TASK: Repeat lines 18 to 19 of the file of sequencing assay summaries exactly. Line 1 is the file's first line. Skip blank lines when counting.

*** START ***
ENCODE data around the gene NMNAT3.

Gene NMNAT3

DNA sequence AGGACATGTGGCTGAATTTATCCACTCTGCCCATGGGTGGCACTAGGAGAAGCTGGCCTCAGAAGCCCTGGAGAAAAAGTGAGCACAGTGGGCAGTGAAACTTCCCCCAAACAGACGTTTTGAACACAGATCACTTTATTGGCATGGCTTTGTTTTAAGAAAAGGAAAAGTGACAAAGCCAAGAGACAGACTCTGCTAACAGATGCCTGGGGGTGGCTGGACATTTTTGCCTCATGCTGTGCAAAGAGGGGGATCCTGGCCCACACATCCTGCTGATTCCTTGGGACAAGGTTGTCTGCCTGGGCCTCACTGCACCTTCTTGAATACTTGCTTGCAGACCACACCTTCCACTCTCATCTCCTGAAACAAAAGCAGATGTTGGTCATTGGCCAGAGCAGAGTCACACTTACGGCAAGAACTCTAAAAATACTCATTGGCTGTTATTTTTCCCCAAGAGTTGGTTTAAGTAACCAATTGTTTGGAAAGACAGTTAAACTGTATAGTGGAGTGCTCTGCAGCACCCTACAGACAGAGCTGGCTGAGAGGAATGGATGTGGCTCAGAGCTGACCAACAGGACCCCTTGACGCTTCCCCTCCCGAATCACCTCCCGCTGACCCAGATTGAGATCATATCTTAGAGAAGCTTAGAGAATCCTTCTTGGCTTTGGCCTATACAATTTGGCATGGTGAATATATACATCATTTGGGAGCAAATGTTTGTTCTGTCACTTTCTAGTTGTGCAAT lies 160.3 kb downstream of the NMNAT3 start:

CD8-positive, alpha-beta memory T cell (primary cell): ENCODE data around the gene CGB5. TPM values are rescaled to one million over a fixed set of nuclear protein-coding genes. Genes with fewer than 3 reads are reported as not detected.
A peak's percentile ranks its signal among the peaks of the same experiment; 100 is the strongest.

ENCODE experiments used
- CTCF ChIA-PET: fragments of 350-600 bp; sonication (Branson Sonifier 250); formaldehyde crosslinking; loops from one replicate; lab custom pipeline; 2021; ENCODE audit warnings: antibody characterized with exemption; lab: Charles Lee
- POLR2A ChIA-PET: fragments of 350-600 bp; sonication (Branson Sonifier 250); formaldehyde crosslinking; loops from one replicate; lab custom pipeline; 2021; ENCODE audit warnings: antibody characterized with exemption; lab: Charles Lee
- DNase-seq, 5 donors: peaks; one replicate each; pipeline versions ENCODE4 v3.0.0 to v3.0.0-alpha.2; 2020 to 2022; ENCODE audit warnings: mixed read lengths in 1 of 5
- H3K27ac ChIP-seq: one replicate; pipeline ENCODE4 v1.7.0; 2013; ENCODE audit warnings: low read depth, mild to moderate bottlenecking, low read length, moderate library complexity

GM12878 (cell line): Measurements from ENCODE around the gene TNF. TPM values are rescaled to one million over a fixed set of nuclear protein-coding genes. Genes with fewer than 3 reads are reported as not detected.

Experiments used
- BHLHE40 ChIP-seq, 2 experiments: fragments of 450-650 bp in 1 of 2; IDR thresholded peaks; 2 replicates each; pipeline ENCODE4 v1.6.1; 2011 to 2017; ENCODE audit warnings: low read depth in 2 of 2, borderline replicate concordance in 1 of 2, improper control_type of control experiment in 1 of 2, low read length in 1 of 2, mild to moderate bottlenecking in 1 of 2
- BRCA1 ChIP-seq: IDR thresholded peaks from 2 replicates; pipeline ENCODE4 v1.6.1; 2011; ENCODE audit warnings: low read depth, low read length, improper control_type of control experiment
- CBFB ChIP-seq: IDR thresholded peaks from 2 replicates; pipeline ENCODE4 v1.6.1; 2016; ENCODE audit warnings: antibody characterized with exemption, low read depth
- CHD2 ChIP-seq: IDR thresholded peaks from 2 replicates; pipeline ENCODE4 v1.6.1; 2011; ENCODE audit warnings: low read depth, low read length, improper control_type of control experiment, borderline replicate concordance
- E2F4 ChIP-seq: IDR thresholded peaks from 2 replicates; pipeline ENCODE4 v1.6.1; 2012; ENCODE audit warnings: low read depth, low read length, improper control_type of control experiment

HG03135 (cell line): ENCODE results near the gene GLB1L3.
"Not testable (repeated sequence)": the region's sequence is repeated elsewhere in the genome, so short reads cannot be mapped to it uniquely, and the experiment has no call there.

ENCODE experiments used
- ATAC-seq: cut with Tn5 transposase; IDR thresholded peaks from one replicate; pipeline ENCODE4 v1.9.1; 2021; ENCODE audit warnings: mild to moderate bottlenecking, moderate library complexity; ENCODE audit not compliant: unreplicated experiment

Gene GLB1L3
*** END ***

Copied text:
HG03135 (cell line): ENCODE results near the gene GLB1L3.
"Not testable (repeated sequence)": the region's sequence is repeated elsewhere in the genome, so short reads cannot be mapped to it uniquely, and the experiment has no call there.